The ECB cut the main refinancing rate to 0.25% from 0.5%, a new historical low; it also eased bank liquidity by extending the fixed rate full allotment for a further year (until July 2015) and maintained a uber-dovish forward guidance. The economic recovery in the Eurozone remains uneven and insufficient and the ECB is ready to do whatever it takes to fight the disinflationary environment. Overall, the meeting confirms a strong easing bias in Frankfurt, and in our view reinforces the ECB’s credibility as a deflation, as well as an inflation fighter.
At the november policy meeting, the ECB announced several key changes to its monetary policy. Let’s quickly look at what was announced and what we may expect in the next few months:
ECB cuts main refi rate, but keeps deposit rate at 0%.
The main refi rate was cut by 25 bps and is now 0.25%. The marginal lending rate was also cut by the same amount and now stands at 0.75%. The interest rate on the marginal deposit facility was already at 0% and was kept unchanged. Just like the rate cut last May, this cut is asymmetric.
Despite the disappointing inflation and monetary developments last week, the reaction of the EUR/USD exchange rate to the announcement shows clearly that traders were not expecting such a move (see chart below, Source: Bloomberg).
Bloomberg reports that out of 70 economists surveyed, only 3 were expecting a cut. However, the decision did not come as a surprise to us: last monday, in our weekly macro commentary (See The ECB should do more, now) we wrote:
“Confidence indicators continue to signal progress and institutional reform is under way. However, the two-speed recovery means that weaker countries are being left behind and are struggling to get debt dynamics under control, despite years of austerity. Deflation and deleveraging are still keeping Southern Europe depressed and will continue to do so unless either a reduction of real debts or an increase of nominal incomes is engineered. We expect the ECB to take immediate action in the form of reinforced guidance, and we see a further LTRO as likely. A surprise rate cut is a possibility.”
“The data suggests that while there seems to be an uptick in cyclical indicators, the structural headwinds to growth are still present. The above data (especially the ones on inflation) give the ECB enough firepower to fire a few bullets (maybe a new LTRO, maybe some reinforced guidance around negative rates). We would not exclude a surprise asymmetric rate cut with a further reduction of the interest rate corridor.”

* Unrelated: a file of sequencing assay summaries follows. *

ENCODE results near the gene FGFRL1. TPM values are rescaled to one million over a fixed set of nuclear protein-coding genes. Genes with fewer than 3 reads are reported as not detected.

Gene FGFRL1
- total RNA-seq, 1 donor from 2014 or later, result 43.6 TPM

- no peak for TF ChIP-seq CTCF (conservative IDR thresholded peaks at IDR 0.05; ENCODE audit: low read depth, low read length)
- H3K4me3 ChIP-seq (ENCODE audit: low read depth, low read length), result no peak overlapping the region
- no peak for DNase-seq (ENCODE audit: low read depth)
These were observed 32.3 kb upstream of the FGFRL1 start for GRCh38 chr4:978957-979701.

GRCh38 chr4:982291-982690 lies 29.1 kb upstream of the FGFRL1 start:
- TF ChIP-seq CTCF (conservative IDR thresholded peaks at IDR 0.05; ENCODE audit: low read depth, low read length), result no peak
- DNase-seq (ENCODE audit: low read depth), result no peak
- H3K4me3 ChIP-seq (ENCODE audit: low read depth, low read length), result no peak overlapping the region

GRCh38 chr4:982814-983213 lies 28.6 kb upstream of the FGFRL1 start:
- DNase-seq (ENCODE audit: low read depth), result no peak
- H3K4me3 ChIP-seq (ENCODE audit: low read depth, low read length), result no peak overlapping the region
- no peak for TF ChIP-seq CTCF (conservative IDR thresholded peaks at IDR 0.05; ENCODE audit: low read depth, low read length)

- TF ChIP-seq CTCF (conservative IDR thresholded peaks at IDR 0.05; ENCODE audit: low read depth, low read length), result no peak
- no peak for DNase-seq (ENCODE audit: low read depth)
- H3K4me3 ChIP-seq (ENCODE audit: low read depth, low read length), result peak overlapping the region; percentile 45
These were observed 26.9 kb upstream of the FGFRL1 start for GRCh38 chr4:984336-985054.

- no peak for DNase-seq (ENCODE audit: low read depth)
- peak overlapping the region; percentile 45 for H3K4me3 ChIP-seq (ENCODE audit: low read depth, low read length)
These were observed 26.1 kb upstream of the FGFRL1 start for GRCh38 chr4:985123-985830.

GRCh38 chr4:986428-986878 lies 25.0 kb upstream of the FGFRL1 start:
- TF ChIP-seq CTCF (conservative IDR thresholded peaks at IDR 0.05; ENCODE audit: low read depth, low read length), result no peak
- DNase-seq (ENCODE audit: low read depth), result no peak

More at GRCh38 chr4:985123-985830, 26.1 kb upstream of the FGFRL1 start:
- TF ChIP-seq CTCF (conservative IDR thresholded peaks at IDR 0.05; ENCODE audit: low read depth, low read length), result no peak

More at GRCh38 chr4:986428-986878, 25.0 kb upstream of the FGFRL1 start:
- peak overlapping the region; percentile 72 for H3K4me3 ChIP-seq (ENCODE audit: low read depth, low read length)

We have already highlighted in many circumstances how the balance in the ECB governing council had shifted towards a more dovish stance, and we saw the data on inflation last week (a deceleration to 0.7% y/y from 1.1%) and on monetary developments the week before (M3 decelerating to 2.1% from 2.3%, private loans still contracting) as providing the Council with a strong case for further easing.
No super LTRO for now, but liquidity support for banks extended and forward guidance reinforced
The ECB did not announce a new LTRO, v-LTRO or s-LTRO, which some observers were expecting. In our view, it does not matter! Draghi announced instead that the ECB will keep its fixed rate full allotment procedure at least until July 2015 (that is a year longer than the previous guidance). This covers the whole period of the balance sheet assessment and asset quality review of banks, and significantly reduces the likelyhood of a liquidity crunch on peripheral banks. We believe the super LTRO is not needed and it would have limited impacts on bank deleveraging.
Forward guidance was maintained unaltered in its wording (including a downward bias for interest rates) but in our view was reinforced by the ECB’s actions. By extending the full allotment into 2015, the ECB has implicitly extended its policy horizon and possibly the meaning of “prolonged period of time”. Similarly, by cutting rates promptly it has shown its willingness to act and added to the credibility of the guidance.
Is the ECB running out of bullets?
With interest rates at all time lows and close to the zero bound, some may fear that the central bank has run out of ammunition and can’t fire more bullets. The official answer to the question is that the ECB could move to negative interest rates if needed. They probably can, but we see significant risk of capital flight attached to such a tool. Negative interest rates alone could have nasty side effects, as investors could simply withdraw their wealth from the financial system, and we see the asymmetric nature of the past 2 rate cuts as a clear sign that the ECB is aware of the side effects associated with charging savers interest for the privilege of holding euros. We expect the ECB only to announce negative rates in conjunction with other, powerful measures, including a quantitative easing program to ease the potential crunch from disgruntled European and foreign savers and absorb financial claims on its own balance sheet if market appetite for negative yielding assets is eroded.
Overall, the meeting confirms a strong easing bias in Frankfurt, and in our view reinforces the ECB’s credibility as a deflation, as well as an inflation fighter.
The next policy meeting is on December 5. You can view the full calendar of upcoming ECB policy meetings here, or you can browse the ECB Watch section of the website for our commentary of past ECB meetings.